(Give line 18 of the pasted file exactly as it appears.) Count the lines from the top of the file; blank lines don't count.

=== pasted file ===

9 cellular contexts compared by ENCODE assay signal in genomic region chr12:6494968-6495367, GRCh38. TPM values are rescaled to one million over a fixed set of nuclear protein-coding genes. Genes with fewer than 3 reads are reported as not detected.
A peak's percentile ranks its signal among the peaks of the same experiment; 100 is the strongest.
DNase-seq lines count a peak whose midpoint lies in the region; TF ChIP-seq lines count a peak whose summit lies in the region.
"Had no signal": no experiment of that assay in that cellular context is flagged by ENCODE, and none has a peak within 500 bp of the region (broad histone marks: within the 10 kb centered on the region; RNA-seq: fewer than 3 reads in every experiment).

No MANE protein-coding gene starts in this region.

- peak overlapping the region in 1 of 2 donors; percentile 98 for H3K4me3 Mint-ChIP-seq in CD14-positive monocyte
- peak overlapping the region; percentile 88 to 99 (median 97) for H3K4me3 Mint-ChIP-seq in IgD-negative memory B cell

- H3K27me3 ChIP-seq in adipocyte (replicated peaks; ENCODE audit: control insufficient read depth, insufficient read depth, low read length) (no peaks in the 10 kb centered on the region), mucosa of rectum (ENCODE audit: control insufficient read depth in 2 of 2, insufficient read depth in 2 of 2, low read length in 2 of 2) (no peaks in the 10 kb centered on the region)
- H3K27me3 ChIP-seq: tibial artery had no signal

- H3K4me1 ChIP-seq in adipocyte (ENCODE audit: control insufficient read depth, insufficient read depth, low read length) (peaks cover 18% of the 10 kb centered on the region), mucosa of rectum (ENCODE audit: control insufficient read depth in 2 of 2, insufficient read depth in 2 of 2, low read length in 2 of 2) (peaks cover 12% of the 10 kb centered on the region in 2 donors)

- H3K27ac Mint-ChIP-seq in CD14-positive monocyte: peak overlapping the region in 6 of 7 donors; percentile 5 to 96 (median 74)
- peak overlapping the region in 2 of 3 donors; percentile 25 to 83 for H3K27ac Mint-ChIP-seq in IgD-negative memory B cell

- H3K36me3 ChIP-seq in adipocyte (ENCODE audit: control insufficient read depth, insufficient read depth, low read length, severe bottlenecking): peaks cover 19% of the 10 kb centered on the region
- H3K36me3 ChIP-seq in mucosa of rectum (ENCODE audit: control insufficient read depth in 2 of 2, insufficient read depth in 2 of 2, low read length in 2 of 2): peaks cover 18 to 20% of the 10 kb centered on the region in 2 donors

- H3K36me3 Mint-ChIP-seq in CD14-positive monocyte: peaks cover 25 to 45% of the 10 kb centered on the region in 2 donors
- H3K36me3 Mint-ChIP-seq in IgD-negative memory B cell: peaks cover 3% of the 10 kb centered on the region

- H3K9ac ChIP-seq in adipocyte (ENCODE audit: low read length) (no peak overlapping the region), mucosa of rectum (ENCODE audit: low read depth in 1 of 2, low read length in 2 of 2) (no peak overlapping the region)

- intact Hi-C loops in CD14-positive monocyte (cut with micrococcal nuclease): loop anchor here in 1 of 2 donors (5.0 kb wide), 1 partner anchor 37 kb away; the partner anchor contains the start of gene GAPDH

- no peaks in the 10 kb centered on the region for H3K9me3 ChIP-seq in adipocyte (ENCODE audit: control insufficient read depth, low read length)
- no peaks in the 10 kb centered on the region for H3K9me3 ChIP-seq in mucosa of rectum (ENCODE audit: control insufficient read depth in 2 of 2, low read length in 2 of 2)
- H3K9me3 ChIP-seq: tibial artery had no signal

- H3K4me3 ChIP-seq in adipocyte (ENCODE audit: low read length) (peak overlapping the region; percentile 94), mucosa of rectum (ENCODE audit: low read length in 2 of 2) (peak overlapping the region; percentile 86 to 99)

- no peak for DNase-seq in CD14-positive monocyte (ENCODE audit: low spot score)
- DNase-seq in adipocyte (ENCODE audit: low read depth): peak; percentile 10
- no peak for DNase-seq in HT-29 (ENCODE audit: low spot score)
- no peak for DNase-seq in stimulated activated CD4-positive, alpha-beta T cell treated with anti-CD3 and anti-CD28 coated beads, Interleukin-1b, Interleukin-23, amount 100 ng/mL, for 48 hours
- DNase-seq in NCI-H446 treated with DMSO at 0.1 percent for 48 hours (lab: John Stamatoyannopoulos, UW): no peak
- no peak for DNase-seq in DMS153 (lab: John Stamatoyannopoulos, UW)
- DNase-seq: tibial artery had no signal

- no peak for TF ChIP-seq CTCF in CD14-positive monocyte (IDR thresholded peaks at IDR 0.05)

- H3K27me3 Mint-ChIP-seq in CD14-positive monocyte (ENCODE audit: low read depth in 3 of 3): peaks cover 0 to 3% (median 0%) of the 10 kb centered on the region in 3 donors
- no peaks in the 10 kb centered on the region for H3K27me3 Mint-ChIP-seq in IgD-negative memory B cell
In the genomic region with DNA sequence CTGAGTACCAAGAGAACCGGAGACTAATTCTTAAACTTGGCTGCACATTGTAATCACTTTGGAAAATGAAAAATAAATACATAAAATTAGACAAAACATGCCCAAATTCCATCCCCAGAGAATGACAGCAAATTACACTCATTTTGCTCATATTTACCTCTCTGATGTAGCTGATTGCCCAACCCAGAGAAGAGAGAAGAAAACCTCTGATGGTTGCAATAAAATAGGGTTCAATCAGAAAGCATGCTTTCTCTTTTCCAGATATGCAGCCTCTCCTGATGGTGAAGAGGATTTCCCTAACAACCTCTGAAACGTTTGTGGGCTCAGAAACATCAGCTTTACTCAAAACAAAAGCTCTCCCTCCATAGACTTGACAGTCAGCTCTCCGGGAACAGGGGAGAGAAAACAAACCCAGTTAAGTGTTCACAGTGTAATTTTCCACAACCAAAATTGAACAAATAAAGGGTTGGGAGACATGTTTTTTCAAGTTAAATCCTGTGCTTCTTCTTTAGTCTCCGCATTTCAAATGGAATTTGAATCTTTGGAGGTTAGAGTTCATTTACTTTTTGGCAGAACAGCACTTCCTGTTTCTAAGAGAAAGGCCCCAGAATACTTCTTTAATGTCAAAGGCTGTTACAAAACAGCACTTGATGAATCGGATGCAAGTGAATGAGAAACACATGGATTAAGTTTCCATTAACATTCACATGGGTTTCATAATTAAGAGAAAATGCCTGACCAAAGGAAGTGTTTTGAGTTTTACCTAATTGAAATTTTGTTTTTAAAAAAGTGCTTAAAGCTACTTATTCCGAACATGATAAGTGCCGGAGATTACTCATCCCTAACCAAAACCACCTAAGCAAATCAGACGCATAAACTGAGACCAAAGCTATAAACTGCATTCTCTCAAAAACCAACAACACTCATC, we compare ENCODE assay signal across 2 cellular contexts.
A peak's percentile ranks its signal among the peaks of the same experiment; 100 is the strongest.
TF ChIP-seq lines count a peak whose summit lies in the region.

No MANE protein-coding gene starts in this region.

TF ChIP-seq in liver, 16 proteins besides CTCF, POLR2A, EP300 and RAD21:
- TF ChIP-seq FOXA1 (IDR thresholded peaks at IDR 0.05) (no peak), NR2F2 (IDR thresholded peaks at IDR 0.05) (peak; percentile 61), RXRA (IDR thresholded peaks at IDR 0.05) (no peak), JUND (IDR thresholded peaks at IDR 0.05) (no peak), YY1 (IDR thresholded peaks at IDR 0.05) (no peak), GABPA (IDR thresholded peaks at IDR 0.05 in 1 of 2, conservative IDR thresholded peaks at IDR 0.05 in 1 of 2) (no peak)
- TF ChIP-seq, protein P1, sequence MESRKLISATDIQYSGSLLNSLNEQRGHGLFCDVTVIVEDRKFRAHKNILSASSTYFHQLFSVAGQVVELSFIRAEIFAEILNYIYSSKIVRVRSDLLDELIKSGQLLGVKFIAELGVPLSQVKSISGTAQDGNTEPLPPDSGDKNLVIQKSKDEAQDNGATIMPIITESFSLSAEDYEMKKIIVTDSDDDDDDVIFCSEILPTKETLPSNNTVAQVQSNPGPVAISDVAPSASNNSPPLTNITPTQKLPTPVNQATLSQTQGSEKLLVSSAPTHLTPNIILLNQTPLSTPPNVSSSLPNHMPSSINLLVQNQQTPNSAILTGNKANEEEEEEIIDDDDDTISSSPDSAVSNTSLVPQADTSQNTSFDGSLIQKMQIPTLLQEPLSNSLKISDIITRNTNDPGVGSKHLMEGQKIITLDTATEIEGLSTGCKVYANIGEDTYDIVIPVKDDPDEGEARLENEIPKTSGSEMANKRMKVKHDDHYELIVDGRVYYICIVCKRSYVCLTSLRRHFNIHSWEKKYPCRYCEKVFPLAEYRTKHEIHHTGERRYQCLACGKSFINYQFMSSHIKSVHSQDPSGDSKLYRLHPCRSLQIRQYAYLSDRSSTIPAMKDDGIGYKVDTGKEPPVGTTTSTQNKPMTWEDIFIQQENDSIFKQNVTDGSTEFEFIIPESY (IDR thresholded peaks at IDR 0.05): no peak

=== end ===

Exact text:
- intact Hi-C loops in CD14-positive monocyte (cut with micrococcal nuclease): loop anchor here in 1 of 2 donors (5.0 kb wide), 1 partner anchor 37 kb away; the partner anchor contains the start of gene GAPDH